The Evolution Controversy in North Carolina in the 1920s

D. Scott Poole (1858-1955)

David Scott Poole was born in Montgomery County, N.C. in 1858. He was educated at Jackson Springs Academy and worked as a printer and publisher. He edited the Hoke County Journal for many years. Poole was involved in local politics in Raeford, N.C., serving as mayor from 1911-1912 and Justice of the Peace from 1917-1918. He was active in the Presbyterian church and his religious beliefs played an important role in his successful campaign for the General Assembly in 1924.

In 1925 Poole introduced a bill to prohibit the teaching of evolution in state-sponsored schools. The bill became commonly known as the "Poole Bill" and caused a fierce debate throughout the state. It was ultimately defeated by a vote of 67-46. The controversy over evolution continued into the next election cycle and legislative session. Poole introduced another anti-evolution bill in 1927, which was defeated in committee. He served a third term in the legislature and then returned to work as a journalist and publisher. Poole died in Raeford in 1955 at age 96.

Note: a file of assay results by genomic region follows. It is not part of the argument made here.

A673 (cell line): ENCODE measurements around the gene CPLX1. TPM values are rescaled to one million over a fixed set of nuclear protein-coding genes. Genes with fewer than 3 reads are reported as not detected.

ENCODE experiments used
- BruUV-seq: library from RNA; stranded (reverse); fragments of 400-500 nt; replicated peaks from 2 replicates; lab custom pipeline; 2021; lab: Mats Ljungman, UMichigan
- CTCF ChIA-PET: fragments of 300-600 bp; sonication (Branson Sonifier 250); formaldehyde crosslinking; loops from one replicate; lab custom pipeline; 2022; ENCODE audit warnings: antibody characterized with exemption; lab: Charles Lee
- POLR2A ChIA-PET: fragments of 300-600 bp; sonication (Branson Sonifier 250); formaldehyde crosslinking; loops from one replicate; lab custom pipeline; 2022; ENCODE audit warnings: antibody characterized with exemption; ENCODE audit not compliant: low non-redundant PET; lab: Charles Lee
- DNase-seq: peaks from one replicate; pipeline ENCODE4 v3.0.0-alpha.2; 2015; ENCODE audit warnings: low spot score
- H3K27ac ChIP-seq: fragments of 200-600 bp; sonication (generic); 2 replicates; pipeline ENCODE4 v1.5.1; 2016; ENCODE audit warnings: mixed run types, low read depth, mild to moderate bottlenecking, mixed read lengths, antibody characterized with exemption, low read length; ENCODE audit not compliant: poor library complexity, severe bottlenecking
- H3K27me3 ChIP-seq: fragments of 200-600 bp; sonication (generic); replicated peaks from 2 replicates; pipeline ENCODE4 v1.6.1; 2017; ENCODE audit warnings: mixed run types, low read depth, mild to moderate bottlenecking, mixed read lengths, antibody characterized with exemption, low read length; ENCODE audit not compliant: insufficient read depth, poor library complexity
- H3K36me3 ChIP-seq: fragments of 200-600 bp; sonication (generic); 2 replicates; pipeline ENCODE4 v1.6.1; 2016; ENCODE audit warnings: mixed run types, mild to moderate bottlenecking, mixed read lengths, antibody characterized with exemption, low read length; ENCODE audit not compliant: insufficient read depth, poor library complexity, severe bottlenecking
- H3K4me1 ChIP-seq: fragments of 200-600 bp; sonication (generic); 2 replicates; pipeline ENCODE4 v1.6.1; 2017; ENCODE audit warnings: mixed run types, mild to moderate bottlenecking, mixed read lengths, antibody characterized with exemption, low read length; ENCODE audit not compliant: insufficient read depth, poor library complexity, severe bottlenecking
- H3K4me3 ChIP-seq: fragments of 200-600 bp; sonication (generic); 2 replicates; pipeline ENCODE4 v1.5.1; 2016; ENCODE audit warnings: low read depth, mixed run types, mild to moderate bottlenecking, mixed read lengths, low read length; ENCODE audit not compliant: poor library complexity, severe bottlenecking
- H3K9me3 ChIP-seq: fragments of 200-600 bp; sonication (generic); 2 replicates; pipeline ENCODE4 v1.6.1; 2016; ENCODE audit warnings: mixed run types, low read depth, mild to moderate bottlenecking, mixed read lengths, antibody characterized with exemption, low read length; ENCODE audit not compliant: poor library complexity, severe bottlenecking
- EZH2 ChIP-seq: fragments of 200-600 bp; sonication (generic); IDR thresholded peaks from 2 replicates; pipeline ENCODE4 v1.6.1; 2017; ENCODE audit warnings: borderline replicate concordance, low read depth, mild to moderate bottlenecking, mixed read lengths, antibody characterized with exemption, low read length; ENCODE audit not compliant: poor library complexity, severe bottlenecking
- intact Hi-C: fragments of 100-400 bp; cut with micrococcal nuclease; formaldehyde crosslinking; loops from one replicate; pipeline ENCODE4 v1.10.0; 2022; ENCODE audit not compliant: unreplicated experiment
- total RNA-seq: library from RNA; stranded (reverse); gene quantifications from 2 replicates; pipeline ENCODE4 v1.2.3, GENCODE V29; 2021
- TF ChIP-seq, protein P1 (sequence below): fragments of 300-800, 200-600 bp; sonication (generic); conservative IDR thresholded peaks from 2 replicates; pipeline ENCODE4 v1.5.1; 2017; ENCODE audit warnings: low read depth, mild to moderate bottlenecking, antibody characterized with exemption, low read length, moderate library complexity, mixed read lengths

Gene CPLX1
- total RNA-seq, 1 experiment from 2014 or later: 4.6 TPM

Sources:

Cotten, Alice. "Poole, David Scott." In Dictionary of North Carolina Biography, vol. 5. Chapel Hill: University of North Carolina Press, 1994.

R.B. House, ed., North Carolina Manual, 1925. Raleigh: North Carolina Historical Commission, 1925, pp. 572-573.

"D. S. Poole, 96, Former Publisher, Legislator, Dies." The Pilot (Southern Pines, N.C.), 29 April 1955.

Image Source: Signature from North Carolina House Bill 263, 1927. Courtesy of the North Carolina State Archives.

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